In our post-pandemic world, brands are dealing with changed customer behaviors. Attitudes about and usage of technology leap-frogged decades. How and where we work together is now very different. How we buy foods and beverages has altered dramatically.
For several brands, one of the outcomes from coronavirus is the reinspection and revitalization of their brand experiences. Peloton and Netflix are just two. Peloton is becoming a subscriber brand while becoming more of a mass brand. Netflix is now offering ad-supported services and is getting into gaming.
But, it cannot be mere coincidence that, at the moment, three brands in fast food are “remaking” their brand experiences. Burger King, Subway and Starbucks announced major brand revitalizations, all with the same intention: brand revitalization to provide customers with a more relevant experience. Although these brands had problems prior to Covid-19’s advent, the pandemic exacerbated areas of weakness in adapting to users’ changing habits.
At Burger King, the initiative to modernize and refresh the BK experience is called “Reclaim the Flame” At Subway, the initiative to reinvigorate the brand and upgrade the brand’s customer perceptions.is called “Eat Fresh Refresh” Starbucks’ initiative is called “Reinvention Strategy”. According interim CEO and founder, Howard Schultz, Starbucks “lost its way”. Although Starbucks did fairly well during the pandemic, Mr. Schultz sees things differently. In an open letter to employees, Mr. Schultz wrote: “The Starbucks business as it is built today is not set up to fully satisfy the evolving behaviors, needs and expectations of our (employees) or customers. It is not designed for the future we aspire to for ourselves and the communities in which we serve.”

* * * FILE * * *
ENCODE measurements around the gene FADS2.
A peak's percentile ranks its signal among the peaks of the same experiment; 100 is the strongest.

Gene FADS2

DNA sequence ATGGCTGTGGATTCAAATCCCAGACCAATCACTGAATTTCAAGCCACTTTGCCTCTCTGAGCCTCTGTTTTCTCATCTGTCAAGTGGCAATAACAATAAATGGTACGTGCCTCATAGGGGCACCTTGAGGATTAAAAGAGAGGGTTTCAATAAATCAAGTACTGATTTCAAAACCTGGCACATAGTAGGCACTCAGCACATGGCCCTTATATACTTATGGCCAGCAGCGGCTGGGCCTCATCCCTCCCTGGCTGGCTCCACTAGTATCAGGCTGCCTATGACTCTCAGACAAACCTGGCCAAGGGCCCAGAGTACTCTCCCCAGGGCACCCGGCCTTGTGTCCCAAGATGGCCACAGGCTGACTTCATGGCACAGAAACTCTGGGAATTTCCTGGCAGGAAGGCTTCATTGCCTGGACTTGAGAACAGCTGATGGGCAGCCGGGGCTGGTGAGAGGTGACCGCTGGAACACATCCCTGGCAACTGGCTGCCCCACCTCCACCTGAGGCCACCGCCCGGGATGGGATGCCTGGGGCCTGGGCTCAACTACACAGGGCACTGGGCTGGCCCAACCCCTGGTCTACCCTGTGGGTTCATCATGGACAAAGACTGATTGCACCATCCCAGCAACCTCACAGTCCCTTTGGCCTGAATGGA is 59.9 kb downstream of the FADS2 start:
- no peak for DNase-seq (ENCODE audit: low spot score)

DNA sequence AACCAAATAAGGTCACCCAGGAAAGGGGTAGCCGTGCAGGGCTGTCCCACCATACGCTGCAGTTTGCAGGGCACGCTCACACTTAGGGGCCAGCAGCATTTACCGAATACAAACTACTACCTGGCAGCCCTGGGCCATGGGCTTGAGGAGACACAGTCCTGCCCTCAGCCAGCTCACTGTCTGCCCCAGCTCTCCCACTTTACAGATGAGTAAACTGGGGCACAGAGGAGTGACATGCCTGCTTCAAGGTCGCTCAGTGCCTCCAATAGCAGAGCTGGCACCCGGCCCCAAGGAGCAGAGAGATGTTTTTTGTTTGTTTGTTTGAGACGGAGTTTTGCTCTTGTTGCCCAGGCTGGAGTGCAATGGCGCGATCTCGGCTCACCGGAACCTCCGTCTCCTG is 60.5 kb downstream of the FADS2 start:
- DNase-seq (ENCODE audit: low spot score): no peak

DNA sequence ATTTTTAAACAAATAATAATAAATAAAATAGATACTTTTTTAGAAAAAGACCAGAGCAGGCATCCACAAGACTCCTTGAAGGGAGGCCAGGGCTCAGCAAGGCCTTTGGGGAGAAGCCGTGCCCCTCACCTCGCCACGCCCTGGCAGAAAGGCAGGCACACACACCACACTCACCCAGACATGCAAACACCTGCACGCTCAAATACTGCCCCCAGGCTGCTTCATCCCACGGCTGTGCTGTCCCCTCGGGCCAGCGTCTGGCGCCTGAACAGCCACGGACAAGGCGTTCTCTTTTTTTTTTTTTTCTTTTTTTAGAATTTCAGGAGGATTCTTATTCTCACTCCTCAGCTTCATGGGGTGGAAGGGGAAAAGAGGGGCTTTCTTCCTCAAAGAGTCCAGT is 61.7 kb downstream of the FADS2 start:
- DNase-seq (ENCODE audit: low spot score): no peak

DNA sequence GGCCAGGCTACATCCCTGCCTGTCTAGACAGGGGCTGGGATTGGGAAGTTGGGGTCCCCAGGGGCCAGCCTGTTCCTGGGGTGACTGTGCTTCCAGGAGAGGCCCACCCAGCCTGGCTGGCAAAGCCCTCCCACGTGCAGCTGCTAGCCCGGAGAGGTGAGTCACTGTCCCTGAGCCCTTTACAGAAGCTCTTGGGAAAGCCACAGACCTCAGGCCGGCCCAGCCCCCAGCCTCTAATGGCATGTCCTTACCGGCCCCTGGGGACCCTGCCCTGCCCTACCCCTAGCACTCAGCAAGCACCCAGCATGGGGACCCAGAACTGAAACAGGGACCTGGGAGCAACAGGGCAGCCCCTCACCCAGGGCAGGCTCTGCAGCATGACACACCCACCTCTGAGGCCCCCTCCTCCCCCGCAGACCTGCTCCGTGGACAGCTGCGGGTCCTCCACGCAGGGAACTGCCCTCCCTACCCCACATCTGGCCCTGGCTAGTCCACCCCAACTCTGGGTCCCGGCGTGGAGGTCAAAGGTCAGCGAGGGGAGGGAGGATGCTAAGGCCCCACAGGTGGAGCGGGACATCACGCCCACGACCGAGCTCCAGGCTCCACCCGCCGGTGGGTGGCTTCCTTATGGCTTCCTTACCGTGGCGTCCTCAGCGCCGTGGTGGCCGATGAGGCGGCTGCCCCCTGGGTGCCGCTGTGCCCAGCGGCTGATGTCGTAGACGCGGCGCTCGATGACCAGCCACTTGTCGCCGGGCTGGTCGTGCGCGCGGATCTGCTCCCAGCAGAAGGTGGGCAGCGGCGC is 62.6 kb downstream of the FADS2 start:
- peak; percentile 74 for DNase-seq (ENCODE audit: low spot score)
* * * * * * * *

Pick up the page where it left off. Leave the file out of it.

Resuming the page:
In order to achieve a successful brand revitalization, it is necessary to have a Plan to Win. A brand must commit to a roadmap defining how to win. A Plan to Win ensures the integration of brand actions across the Eight Ps: Purpose, Promise, People, Product, Place, Price, Promotion, and Performance. A Plan to Win puts the purpose, the promise, the actions, and the performance metrics on a single page. A Plan to Win generates organizational alignment behind the revitalization.
It is essential to know what are the brand’s purpose and the brand’s promise. For Burger King, Subway and Starbucks, there was little talk about what the brand purposes and promises will be that underpin these new brand revitalization initiatives. Burger King said that it will update its brand in the customers’ eyes. There will be a focus on modernizing the “Have It Your Way” slogan and reintroducing the relevance of flame grilling. As far as Starbucks is concerned, the move to digital, drive-thru with more streamlined stores, some without seating, will affect the brand’s original premise as a third place. All three brands should probably review their brand purposes and promises to ensure that the revitalized experiences support the visions.